• Improved treatment adherence
  • Increased ability to study rare diseases

Continue reading “Are Digital Health Technologies Worth It? A Frank Assessment.”

Jul 22 2016

The Continuing Evolution of the Clinical Data Manager Role

Stacy Surensky, CPC, Director CDM, PROMETRIKA, LLC

Last year in our blog post titled “The New Clinical Data Manager,” we wrote about some key changes to the clinical data manager role that have taken place in recent years. What is fascinating to me is the pace at which the versatile position continues to evolve. Having worked on both the sponsor side and the CRO side in various Clinical Development roles, I have never seen this role change as rapidly as it is changing today.  To stay ahead of the curve there are five critical areas of growth that I believe all data managers need to be aware of:

  1. The acceleration of clinical trials due to new technology

Continue reading “The Continuing Evolution of the Clinical Data Manager Role”

Sep 16 2015

The New Clinical Data Manager

Cortney Greenhalge, CDM, PROMETRIKA, LLC

The role and skill set of a Clinical Data Manager (CDM) is constantly changing as technology and processes advance. CDMs have evolved into data management leaders, possessing skills in areas such as database building and programming, project management, and budget maintenance, on top of the standard collection, cleaning, and management of subject data in compliance with regulatory standards. With the addition of new regulations and electronic data capture (EDC) systems, more and more data managers are “wearing multiple hats.” The need for well-rounded, informed, and cross-functional CDMs is on the rise. How do we ensure that we, as CDMs, keep pace with the significant technologic advances that have occurred within clinical research over the last 10 to 15 years? Continue reading “The New Clinical Data Manager”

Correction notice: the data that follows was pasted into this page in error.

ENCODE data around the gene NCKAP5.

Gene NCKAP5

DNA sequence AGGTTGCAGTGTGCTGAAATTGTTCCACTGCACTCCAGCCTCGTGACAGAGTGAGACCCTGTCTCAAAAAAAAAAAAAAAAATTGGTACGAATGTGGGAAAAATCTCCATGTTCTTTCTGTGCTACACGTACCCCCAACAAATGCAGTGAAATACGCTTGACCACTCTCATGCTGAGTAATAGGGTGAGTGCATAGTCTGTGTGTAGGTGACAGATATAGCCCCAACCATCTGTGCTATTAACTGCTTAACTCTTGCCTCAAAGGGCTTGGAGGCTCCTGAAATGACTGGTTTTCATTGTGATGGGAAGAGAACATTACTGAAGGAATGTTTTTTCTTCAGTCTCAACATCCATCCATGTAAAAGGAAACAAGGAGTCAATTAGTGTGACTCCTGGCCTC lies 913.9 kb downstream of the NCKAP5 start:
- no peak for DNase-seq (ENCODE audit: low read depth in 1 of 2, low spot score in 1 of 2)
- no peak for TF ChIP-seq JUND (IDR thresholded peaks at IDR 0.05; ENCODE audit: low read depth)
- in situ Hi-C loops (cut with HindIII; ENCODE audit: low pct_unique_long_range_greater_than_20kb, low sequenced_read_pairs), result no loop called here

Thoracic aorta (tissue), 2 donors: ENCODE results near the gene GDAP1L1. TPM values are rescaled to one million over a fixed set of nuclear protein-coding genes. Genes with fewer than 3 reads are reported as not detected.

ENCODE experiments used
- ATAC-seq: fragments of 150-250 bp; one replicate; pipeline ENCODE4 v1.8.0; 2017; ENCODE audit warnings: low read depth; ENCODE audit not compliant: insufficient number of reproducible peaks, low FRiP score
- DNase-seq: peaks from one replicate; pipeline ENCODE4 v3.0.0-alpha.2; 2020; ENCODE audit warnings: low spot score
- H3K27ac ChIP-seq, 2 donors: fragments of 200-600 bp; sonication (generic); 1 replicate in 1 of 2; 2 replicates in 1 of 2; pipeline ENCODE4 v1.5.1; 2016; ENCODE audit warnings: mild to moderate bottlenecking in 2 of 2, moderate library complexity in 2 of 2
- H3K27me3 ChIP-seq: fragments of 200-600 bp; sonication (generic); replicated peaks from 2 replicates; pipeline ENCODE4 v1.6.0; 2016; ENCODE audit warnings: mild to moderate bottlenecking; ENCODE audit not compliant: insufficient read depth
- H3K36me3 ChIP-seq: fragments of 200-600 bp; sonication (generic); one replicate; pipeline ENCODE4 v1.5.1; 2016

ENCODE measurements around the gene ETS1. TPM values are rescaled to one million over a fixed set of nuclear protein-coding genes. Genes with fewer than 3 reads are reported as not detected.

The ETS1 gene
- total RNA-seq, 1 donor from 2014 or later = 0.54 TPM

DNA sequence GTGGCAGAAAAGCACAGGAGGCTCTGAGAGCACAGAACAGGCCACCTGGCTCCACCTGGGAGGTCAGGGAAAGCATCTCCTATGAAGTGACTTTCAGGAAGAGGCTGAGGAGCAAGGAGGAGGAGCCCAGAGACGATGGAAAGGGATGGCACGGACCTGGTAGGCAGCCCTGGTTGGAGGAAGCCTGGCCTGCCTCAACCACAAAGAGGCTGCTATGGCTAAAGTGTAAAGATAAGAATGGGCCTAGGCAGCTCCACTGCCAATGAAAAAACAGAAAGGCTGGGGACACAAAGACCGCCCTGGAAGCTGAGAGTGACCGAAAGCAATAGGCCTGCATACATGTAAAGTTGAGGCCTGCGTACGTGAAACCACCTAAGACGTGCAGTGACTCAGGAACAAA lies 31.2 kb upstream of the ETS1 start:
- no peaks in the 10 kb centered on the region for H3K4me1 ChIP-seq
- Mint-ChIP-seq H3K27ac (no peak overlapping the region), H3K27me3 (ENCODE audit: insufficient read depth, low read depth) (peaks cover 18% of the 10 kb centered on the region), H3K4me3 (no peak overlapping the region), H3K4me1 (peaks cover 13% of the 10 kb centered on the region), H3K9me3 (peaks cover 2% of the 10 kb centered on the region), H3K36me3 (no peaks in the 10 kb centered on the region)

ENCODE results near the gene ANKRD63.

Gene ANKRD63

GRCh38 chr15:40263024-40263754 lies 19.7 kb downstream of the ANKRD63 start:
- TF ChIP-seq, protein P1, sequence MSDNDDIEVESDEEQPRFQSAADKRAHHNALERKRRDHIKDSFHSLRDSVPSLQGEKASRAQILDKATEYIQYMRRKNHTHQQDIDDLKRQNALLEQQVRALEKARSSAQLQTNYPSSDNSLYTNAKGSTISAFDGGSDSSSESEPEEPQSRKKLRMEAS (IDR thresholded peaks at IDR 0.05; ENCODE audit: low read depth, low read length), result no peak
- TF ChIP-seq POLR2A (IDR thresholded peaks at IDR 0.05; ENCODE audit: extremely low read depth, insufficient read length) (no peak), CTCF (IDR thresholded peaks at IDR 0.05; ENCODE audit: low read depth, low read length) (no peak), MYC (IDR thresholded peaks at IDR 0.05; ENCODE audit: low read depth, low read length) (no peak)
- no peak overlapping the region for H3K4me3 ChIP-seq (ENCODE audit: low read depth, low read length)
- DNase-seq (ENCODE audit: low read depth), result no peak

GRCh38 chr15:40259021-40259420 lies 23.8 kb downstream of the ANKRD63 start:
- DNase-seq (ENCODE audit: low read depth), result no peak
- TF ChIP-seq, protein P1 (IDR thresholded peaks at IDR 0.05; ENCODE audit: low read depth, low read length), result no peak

Aug 19 2015

Risk-Based Monitoring

by Kara Grew, Clinical Operations Project Manager

Risk-based monitoring in clinical trials involves targeted monitoring that may include 100% source data verification for specified critical data points and partial source data verification of other data. In most cases, the risks of the trial and the data to be collected are determined prior to study and site initiation, to identify monitoring needs. In addition, a Medical Monitor or Clinical Director will often provide input into the identification of critical data points based on the therapeutic area, indication, overall protocol requirements, safety profile of the compound, device or biologic,  and the primary and secondary endpoints for evaluation. Once the plan for targeted monitoring is finalized by the study team, the Risk-based Monitoring Plan will be included as part of the overall Monitoring Plan and Clinical Research Associates (CRAs) assigned to the trial will be trained on these monitoring requirements.

Continue reading “Risk-Based Monitoring”

Jul 14 2015

Ensuring the IDMC is Independent: The Case for Outsourcing IDMC Statistical and Coordination Services

Amanda Rychel

The number of clinical trials incorporating independent data monitoring committees (IDMCs) for safety and efficacy monitoring is on the rise. Currently, it is recommended that late-stage trials with a major morbidity or mortality endpoint, or studies in vulnerable patient populations with a large enrollment, use an IDMC to review the interim safety and efficacy data. By definition, an IDMC is an entity that operates independent of the study sponsor. To limit bias, it is important that the sponsor is able to manage the trial while an independent body makes decisions on the safety and therapeutic values of continuing the trial. Continue reading “Ensuring the IDMC is Independent: The Case for Outsourcing IDMC Statistical and Coordination Services”